In 1843, Joseph Johlson, a Jewish school teacher living in Frankfurt, sought to remove all disparity between the celebration of a baby boy and girl. Johlson was part of a group of Frankfurt laymen called the Society for the Friends of Reform. The aims ofthis group were broad and advocated the, “liberalisation of the premodern Jewishcondition”. The society opposed Brit Milah for several reasons including its physical nature as well as its primitive and irrational appearance. It was this mind-set that motivated Johlson to create a gender-neutral circumcision-less brit ceremony, which largely comprised of the established brit ritual without any reference to circumcision or blood. Johlson’s intention was to replace circumcision with this new ceremony to be performed on both boys and girls.
Shulamit Magnus, a professor in Jewish history and founder of Women of the Wall, also takes issue with the practice of circumcision. Like Johlson, Magnus proposes the creation of a gender-neutral ceremony to be used to mark the birth of either a boy or girl. However, unlike Johlson, Magnus argues that the longstanding history of male circumcision within Judaism means that it should be retained but demoted of its public status.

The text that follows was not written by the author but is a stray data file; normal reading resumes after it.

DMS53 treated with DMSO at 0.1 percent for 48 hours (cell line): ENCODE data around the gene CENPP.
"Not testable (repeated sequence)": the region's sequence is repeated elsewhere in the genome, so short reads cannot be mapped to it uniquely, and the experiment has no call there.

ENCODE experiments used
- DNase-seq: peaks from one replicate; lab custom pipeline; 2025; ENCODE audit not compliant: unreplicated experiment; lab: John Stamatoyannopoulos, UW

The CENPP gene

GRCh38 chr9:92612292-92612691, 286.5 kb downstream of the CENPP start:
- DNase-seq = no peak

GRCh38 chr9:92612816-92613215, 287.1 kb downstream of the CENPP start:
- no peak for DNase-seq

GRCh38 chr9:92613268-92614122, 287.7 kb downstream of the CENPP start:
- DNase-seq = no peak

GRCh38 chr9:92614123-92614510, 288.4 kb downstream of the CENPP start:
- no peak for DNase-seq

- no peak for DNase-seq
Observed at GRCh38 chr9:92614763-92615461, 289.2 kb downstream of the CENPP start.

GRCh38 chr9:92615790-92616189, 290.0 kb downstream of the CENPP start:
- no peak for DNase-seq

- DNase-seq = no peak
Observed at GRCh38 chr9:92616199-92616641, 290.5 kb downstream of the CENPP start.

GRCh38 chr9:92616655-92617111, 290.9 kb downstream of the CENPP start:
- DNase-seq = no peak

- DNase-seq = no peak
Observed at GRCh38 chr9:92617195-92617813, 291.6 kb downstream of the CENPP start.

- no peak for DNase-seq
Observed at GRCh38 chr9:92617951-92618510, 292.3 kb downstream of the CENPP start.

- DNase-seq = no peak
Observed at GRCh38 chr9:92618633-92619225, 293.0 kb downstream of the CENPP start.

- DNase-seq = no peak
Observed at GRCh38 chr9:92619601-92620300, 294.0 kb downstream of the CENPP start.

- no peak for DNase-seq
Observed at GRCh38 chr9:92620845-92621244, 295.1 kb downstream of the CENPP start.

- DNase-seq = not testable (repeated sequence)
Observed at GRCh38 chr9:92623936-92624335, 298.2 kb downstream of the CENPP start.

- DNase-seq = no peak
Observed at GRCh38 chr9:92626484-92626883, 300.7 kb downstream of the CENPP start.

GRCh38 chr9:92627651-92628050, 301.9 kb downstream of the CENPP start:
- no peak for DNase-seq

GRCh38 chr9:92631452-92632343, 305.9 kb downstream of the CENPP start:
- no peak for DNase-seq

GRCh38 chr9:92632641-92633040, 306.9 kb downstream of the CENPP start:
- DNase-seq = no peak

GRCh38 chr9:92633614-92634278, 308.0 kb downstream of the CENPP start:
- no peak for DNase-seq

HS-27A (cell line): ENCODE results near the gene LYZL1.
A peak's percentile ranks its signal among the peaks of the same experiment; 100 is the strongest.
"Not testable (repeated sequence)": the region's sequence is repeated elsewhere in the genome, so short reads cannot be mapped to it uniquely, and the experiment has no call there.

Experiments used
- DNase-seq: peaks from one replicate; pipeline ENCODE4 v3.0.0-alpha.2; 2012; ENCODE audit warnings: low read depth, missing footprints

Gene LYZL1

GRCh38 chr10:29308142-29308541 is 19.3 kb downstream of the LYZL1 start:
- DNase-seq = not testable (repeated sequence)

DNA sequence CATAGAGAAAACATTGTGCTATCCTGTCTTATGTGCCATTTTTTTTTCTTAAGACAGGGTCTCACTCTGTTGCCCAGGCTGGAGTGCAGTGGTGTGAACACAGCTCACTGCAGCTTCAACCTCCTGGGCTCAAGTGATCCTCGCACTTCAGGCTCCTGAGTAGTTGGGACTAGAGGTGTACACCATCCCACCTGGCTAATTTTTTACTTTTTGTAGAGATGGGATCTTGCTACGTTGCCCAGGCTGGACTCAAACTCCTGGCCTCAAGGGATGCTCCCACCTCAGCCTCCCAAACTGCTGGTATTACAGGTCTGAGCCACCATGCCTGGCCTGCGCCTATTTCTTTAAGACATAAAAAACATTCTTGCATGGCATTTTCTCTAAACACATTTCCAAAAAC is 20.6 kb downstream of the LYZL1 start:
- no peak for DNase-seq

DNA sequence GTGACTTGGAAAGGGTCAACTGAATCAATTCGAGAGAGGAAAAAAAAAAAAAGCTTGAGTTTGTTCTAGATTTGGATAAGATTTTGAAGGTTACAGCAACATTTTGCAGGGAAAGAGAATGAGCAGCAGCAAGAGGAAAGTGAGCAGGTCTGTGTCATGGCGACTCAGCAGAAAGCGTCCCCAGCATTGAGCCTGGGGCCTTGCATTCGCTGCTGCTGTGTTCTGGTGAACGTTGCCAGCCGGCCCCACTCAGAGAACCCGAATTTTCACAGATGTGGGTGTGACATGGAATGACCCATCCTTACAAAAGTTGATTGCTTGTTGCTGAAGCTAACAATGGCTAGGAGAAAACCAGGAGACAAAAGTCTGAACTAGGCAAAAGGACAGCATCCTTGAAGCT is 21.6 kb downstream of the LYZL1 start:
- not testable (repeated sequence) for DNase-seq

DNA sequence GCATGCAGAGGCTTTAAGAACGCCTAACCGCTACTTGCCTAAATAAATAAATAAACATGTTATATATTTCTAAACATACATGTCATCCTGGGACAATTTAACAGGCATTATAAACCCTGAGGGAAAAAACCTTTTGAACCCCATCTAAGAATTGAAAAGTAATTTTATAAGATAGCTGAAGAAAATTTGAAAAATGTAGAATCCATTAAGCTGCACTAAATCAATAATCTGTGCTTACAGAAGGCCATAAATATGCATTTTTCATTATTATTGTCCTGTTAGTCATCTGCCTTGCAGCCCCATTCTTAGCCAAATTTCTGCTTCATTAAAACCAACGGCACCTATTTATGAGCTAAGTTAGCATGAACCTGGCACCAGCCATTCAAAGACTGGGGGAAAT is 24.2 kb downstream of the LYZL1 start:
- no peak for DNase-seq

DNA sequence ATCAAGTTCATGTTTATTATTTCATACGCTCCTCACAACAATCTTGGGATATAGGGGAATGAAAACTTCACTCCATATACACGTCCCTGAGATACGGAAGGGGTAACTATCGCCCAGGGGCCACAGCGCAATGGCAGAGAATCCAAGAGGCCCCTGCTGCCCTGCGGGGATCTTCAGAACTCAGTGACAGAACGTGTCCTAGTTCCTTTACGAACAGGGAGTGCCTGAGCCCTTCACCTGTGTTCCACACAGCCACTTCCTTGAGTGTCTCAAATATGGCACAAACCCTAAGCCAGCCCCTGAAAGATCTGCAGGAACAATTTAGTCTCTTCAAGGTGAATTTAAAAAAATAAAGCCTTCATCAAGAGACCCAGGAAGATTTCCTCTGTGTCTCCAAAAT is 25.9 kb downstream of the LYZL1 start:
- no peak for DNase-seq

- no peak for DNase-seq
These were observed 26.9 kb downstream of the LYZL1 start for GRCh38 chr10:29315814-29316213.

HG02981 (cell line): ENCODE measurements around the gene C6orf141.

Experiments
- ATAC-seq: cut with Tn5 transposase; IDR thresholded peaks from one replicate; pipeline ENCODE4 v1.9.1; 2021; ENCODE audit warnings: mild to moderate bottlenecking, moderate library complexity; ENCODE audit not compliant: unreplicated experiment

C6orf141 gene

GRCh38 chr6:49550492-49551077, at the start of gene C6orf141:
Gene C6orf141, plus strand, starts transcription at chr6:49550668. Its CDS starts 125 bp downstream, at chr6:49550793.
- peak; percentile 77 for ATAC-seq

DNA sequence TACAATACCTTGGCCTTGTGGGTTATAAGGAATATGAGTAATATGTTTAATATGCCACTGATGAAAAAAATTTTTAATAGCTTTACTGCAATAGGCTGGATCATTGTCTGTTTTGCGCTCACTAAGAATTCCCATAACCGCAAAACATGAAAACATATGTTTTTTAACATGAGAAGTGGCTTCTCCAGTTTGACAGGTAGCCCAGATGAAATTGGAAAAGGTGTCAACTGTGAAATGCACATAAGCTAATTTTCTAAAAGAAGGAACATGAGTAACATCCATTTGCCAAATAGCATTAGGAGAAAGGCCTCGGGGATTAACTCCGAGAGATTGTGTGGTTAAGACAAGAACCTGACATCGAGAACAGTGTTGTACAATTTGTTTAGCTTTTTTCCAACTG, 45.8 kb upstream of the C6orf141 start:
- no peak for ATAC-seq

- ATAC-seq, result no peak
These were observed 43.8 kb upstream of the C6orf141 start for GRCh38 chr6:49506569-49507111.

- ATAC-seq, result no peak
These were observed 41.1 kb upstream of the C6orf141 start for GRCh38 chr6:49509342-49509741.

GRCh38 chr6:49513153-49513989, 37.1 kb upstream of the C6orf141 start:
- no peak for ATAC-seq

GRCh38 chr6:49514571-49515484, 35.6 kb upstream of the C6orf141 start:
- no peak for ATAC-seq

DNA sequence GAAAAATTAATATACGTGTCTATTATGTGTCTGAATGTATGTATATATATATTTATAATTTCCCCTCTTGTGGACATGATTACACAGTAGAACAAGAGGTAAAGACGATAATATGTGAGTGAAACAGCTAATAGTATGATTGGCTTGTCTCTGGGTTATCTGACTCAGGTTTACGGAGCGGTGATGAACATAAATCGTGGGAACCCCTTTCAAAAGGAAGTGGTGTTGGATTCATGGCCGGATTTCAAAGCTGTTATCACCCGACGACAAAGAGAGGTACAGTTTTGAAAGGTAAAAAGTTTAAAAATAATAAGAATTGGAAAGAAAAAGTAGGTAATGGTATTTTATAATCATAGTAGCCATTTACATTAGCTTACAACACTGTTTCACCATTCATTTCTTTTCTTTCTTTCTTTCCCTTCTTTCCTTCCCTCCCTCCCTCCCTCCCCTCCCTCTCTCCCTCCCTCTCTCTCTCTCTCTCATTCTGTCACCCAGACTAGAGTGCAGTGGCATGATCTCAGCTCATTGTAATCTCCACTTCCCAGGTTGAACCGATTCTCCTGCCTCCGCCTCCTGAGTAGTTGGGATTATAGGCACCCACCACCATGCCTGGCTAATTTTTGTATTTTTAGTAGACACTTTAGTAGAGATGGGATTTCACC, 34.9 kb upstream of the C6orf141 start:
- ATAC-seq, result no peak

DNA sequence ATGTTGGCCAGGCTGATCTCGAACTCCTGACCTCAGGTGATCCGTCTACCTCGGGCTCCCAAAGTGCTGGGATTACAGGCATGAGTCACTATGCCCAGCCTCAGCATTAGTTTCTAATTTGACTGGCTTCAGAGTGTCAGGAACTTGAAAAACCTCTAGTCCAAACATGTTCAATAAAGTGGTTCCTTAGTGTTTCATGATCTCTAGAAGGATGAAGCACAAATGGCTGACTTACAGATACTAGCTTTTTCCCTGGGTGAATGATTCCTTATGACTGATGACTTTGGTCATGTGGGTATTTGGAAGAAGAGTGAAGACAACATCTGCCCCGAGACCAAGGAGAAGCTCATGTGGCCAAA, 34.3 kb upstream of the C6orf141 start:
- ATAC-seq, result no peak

If egalitarianism is a primary motivator in the development of initiation ceremonies then we must pause for a moment to consider if at any point in Jewish history baby girls were ritually circumcised. Shaye Cohen – the author of Why Aren’t Jewish Women Circumcised – concludes that the answer is no. Cohen’s book is very much focused on Judaism’s lack of ritual circumcision for girls. However, in the past fifty years some Jews have suggested that, in order to raise the status of their initiation ceremonies, symbolic blood should be drawn from newborn girls. Perhaps the most radical of these proposals came from Mary Gendler who in 1974 suggested a new ritual involving, “a ritual rupturing of the hymen soon after birth”. Gendler explains that her understanding of circumcision as a “marking and opening of the generative organ and a consecration to God of the seed which will issue from it.” Gendler believes that a lack of an equivalent ritual denies women a direct connection to the Covenant and therefore God.